Tuesday , June 15 2021

Resistance to antibiotics – bacteria fight back



A growing list of infections such as pneumonia, tuberculosis, blood poisoning and gonorrhea are becoming increasingly difficult to treat as antibiotics become less effective due to abuse.

If the bacterium carries several resistance genes, it is called multireistant or superbug. New resistance mechanisms in bacteria appear and spread throughout the world, threatening our ability to treat common infectious diseases. Without urgent action, we are heading to an era after antibiotics, in which ordinary infections and minor injuries can kill again.

Resistance to antibiotics

Antibiotics are used to prevent and treat bacterial infections – not viral infections. Antibiotic resistance arises when bacteria change in response to the use of antibiotics, becoming immune to them. Bacteria, not people and animals, become resistant to antibiotics.

Bacteria are fighting back

The use of antibiotics for viral infections causes resistance to antibiotics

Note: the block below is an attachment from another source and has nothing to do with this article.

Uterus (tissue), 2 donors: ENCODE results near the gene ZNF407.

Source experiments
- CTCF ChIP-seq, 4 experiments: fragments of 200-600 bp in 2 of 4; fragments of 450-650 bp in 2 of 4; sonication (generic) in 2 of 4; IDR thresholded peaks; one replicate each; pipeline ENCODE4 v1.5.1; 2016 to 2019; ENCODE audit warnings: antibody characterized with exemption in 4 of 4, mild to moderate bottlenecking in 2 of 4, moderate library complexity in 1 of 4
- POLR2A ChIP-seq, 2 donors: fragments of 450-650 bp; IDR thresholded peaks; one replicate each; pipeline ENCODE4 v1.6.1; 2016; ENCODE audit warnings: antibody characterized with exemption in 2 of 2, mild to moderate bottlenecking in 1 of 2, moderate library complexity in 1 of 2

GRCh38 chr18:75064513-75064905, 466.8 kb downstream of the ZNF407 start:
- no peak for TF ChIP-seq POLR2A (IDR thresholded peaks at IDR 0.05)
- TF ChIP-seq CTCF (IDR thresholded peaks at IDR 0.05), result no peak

Antibiotics are not effective against viral infections, such as colds, flu, most sore throats, bronchitis and many infections of the sinuses and ears. The widespread use of antibiotics in these diseases is an example of how abuse of antibiotics can promote the spread of antibiotic resistance.

In countries without standard treatment guidelines, antibiotics are often prescribed by healthcare professionals and veterinarians and overly used by the public. There are countries where you can buy antibiotics for use by people or pets without a prescription, which results in poorer appearance and spread of resistance to antibiotics.

What can you do about resistance to antibiotics?

The world urgently needs to change the way it prescribes and uses antibiotics. Even if new drugs are developed without behavioral changes, resistance to antibiotics will remain the main threat.

What you can do to control the spread of antibiotic resistance

  • Use only antibiotics prescribed by a certified health care professional.
  • Never demand antibiotics if a healthcare professional says you do not need them.
  • Always stop the course of antibiotics.
  • Always follow the instructions of a healthcare professional while using antibiotics.
  • Never share or use any remnants of antibiotics.
  • Prevent infections by regularly washing your hands, hygienically preparing food, avoiding close contact with patients, having safer sex and updating vaccinations.

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AUTHOR

Amanda Coetzee

Creator of digital content


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